"He doesn't say much," former Arizona State All-American Juan Roque said, "but he gets it done on the field."
On an ASU football team filled with question marks, left tackle Lauvao is the closest to a sure thing. He is one of the Pac-10's more-underrated players and the reason Erickson is breathing easier despite an unstable quarterback situation.
"He's taken that offensive line on his shoulders," the ASU coach said.
Not much is expected of the Sun Devils. They finished 5-7 last season and were tabbed fifth in the preseason media poll, a ranking many call generous. No unit was criticized more last season than the offensive line, and former quarterback Rudy Carpenter has the battle scars to prove it.
"They've all got a chip on their shoulders," Erickson said. "They can read."
The group was painful to watch last season. A lethal mix of inexperience and injuries prevented the offense from ever resembling a well-oiled machine.
After starting at left guard, Lauvao was moved to right tackle for the final third of the season to help ease the outside pressure on Carpenter. Lauvao made an impact, but breakdowns around him were frequent. If the Sun Devils hope to help likely starting quarterback Danny Sullivan along, they can't allow the middle blitz to be a deal-breaker again this season.
"Last season was a fluke," Lauvao said. "We're not going to get beat like that again. We've made great progress, and we've transformed our attitude."
With junior Jon Hargis joining senior Lauvao on the left side and five linemen back that missed part or all of last season, this unit appears to be in much better shape.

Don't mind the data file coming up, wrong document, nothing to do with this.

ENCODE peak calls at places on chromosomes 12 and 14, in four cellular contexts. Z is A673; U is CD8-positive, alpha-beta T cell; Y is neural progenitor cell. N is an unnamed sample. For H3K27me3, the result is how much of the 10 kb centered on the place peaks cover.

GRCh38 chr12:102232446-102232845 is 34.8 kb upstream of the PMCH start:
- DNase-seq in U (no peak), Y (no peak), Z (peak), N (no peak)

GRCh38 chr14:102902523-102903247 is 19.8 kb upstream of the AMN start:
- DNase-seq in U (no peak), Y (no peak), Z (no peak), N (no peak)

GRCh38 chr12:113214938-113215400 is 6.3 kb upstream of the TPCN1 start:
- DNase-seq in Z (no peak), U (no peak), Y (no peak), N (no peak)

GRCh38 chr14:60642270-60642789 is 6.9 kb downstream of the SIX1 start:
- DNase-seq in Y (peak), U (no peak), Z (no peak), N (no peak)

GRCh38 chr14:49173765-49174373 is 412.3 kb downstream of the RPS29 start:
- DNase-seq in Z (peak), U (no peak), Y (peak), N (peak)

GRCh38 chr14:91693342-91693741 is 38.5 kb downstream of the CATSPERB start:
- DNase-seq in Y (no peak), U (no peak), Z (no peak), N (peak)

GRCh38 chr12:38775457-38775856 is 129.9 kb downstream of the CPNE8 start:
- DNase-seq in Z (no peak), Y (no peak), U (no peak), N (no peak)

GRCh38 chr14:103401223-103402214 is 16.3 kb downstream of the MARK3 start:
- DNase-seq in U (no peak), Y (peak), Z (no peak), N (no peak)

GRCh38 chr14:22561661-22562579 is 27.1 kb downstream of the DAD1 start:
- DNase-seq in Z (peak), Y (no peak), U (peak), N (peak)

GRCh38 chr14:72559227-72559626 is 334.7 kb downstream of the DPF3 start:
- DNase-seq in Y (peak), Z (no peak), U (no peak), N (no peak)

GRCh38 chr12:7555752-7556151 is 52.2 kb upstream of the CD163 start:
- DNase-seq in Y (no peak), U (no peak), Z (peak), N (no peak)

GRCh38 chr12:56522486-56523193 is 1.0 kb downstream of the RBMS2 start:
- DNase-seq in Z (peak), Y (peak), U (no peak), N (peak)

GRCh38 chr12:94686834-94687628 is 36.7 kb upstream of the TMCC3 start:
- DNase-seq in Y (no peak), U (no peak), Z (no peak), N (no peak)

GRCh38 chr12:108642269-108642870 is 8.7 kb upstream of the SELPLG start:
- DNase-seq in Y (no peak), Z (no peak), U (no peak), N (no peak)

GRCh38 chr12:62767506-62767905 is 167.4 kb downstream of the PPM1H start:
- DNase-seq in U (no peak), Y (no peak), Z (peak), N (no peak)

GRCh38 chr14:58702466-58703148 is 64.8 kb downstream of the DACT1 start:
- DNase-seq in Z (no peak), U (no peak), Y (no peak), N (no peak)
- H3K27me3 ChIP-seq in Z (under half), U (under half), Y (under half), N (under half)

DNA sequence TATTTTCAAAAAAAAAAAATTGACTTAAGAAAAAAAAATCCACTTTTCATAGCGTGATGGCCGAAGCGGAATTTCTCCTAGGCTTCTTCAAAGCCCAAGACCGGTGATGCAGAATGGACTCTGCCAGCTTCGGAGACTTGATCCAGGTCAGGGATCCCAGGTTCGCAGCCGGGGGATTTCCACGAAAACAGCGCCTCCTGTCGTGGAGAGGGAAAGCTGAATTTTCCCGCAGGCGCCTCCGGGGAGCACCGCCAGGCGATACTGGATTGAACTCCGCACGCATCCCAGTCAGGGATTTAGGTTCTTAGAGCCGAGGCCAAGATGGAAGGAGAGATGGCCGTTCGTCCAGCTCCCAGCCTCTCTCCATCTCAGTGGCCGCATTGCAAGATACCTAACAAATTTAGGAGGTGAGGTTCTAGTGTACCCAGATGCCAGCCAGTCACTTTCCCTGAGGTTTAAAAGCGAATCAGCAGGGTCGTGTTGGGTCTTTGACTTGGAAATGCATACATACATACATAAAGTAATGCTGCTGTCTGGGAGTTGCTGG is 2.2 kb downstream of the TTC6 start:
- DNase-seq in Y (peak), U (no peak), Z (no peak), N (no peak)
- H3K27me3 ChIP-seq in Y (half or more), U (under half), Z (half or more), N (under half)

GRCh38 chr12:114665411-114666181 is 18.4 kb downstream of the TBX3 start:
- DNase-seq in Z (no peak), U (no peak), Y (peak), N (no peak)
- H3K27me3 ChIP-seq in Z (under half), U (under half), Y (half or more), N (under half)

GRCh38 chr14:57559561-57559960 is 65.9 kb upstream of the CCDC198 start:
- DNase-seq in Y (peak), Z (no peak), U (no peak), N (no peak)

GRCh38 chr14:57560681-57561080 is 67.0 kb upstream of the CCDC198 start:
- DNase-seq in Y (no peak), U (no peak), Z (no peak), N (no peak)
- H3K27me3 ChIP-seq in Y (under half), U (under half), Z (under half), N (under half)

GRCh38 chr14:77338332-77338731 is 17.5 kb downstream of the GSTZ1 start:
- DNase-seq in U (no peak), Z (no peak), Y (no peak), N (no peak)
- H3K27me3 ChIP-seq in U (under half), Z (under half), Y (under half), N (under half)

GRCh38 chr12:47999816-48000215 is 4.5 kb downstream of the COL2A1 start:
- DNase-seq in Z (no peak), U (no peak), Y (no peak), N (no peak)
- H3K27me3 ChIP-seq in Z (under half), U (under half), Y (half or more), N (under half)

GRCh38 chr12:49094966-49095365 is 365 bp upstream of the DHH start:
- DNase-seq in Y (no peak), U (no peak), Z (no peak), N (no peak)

Lauvao is the biggest reason. He offers not only technical know-how but a leadership-by-example trait that has won over his teammates. Maybe it's because he's widely regarded as the hardest worker in the weight room, bench-pressing a cool 500 pounds and squatting 675.
"No one is a leader right out of the gate," Roque said. "Shawn has evolved into that role. He doesn't say much, but it's in the way he works and plays the game.
"And he should be at left tackle, because you've got to put your best player there. You've got to let Danny get in a rhythm and not have him get hit every play."
If Lauvao's name sounds unfamiliar, it's because of the anonymity that comes with playing on the line. He often has gone unnoticed, even when he won Hawaii's Strongest Teen competition in 2005 and earned all-state honors as a senior at Honolulu's Farrington High School.
In fact, colleges, including Hawaii, had minimal interest in him until late in his senior season. Lauvao took things into his own hands, sent out videos to college programs and suddenly became a hot commodity. Credit former ASU coach Dirk Koetter and his staff for being in the mix early, offering up the likeable Brandon Rodd, a former offensive lineman also from Hawaii, as his recruiting host and convincing him to commit just as Southern California and Miami were moving in.
"I didn't like it here at first when I visited," he said. "There was no one in town, and I was leaning toward Brigham Young because I thought I could stay out of trouble. But I looked at the people in the program and thought they could help me get to the NFL."
"Trouble?" Roque said. "He's the type of guy I could see serving soup in a soup kitchen but never being in the newspaper for doing something wrong."
Lauvao might be right about the NFL part. He already is listed on analysts' draft boards. Former Dallas Cowboys executive Gil Brandt projects him as at least a seventh-round pick because he likes Lauvao's "strength and work ethic."
High praise for a guy who projects a laid-back vibe off the field.
"Those are the kind you've got to watch," Roque said. "Dangerous. He'll smile.
"And then he'll knock you out."